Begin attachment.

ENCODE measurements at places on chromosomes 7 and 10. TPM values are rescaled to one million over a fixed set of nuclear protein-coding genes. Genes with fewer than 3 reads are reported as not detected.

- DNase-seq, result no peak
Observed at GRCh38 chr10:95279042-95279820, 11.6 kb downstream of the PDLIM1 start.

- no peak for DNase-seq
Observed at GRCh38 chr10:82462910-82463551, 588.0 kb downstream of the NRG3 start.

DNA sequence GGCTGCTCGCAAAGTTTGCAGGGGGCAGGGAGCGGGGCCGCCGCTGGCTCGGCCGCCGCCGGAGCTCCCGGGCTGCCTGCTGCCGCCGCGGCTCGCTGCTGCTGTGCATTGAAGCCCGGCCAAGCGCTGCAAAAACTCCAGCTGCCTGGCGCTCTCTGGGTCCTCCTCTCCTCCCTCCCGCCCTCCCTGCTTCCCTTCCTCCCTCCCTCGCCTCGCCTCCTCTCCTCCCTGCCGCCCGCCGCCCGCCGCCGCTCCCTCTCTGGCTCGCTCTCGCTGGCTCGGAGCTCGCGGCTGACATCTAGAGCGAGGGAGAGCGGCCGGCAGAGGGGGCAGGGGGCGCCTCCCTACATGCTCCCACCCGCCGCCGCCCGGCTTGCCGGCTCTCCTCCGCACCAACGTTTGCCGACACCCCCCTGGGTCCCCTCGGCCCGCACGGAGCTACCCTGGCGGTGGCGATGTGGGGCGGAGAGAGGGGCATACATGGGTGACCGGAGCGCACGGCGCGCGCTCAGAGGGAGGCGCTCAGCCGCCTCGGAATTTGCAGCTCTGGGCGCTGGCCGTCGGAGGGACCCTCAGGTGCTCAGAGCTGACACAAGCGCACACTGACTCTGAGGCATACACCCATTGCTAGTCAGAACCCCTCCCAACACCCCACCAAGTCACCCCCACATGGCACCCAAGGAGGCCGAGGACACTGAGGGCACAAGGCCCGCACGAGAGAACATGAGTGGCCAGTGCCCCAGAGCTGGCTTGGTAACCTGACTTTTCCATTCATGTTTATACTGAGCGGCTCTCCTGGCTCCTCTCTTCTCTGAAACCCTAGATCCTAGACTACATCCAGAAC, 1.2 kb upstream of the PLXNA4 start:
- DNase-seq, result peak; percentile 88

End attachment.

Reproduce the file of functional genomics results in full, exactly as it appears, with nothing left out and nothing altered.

ENCODE measurements at places on chromosomes 7 and 10. TPM values are rescaled to one million over a fixed set of nuclear protein-coding genes. Genes with fewer than 3 reads are reported as not detected.

- DNase-seq, result no peak
Observed at GRCh38 chr10:95279042-95279820, 11.6 kb downstream of the PDLIM1 start.

- no peak for DNase-seq
Observed at GRCh38 chr10:82462910-82463551, 588.0 kb downstream of the NRG3 start.

DNA sequence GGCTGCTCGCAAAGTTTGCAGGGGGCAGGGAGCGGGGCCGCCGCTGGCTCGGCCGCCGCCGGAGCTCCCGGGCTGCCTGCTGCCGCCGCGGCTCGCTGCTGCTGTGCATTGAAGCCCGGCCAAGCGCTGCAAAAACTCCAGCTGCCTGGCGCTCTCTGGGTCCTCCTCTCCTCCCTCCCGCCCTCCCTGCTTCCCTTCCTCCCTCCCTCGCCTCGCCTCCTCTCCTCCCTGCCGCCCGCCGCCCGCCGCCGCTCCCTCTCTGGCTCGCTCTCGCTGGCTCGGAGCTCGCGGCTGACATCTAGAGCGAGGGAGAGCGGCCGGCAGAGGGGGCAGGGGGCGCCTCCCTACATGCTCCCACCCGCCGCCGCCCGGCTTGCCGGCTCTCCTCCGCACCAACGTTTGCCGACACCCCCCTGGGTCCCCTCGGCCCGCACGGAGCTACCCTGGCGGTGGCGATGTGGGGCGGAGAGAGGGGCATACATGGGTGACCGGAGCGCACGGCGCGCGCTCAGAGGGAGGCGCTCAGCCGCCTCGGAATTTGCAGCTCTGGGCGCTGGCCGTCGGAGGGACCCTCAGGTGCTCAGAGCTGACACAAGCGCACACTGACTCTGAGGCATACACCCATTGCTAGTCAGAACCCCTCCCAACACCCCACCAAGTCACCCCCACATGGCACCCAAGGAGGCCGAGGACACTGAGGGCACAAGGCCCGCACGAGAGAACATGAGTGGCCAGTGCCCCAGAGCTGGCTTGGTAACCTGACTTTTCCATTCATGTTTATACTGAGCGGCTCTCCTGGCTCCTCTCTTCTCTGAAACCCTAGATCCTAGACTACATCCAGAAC, 1.2 kb upstream of the PLXNA4 start:
- DNase-seq, result peak; percentile 88